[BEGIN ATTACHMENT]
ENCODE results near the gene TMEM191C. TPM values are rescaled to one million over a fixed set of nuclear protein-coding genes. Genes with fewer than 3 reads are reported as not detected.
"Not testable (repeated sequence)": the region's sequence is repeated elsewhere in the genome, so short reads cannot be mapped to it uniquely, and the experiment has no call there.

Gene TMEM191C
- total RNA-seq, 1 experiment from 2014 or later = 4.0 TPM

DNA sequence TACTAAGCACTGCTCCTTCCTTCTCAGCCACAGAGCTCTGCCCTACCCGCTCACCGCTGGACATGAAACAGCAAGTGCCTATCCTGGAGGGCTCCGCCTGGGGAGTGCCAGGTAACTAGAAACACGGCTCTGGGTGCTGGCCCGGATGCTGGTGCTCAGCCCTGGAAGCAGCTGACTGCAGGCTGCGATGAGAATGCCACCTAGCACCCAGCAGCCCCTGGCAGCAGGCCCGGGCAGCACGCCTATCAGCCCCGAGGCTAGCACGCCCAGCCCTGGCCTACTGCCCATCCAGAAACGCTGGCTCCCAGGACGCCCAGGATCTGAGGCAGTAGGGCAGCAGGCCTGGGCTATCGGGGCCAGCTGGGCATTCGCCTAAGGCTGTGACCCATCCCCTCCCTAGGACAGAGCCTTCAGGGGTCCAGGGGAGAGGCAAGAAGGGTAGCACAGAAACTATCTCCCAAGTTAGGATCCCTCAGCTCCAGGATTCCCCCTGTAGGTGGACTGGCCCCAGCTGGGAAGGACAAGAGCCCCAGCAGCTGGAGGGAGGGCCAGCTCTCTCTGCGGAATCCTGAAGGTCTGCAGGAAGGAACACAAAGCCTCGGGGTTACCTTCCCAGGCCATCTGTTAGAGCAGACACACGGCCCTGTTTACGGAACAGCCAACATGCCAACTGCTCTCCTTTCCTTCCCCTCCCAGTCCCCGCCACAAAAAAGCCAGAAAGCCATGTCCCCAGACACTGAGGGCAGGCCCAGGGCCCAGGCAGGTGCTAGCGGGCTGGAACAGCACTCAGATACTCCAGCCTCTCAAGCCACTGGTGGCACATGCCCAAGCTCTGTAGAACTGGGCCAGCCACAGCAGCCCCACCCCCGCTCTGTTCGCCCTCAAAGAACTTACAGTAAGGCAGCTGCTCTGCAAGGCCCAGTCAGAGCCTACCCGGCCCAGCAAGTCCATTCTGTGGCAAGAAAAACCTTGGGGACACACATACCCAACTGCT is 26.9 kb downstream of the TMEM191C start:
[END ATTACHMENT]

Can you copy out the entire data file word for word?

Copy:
ENCODE results near the gene TMEM191C. TPM values are rescaled to one million over a fixed set of nuclear protein-coding genes. Genes with fewer than 3 reads are reported as not detected.
"Not testable (repeated sequence)": the region's sequence is repeated elsewhere in the genome, so short reads cannot be mapped to it uniquely, and the experiment has no call there.

Gene TMEM191C
- total RNA-seq, 1 experiment from 2014 or later = 4.0 TPM

DNA sequence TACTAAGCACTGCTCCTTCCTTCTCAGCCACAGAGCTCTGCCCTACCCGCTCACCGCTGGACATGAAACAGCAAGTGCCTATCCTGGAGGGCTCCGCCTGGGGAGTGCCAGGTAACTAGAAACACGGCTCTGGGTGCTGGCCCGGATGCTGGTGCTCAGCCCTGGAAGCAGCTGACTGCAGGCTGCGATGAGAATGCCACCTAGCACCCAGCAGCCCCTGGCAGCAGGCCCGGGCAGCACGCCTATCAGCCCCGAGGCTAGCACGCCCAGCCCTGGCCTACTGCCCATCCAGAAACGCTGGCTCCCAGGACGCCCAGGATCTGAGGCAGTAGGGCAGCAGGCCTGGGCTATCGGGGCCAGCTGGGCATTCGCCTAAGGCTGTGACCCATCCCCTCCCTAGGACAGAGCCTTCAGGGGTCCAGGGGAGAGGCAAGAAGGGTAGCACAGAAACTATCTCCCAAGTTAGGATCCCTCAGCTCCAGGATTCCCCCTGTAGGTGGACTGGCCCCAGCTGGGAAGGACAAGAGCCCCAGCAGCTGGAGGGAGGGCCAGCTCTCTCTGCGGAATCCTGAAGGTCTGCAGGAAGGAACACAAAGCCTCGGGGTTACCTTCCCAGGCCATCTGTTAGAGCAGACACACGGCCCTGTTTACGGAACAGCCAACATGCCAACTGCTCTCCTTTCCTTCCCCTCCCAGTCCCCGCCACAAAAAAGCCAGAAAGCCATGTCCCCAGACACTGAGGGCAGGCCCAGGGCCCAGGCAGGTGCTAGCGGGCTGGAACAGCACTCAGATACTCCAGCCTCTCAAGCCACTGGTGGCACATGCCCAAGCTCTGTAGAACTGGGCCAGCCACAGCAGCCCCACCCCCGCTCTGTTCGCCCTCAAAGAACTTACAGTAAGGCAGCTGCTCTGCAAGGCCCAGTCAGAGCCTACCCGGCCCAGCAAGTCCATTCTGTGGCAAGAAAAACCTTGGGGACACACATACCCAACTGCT is 26.9 kb downstream of the TMEM191C start: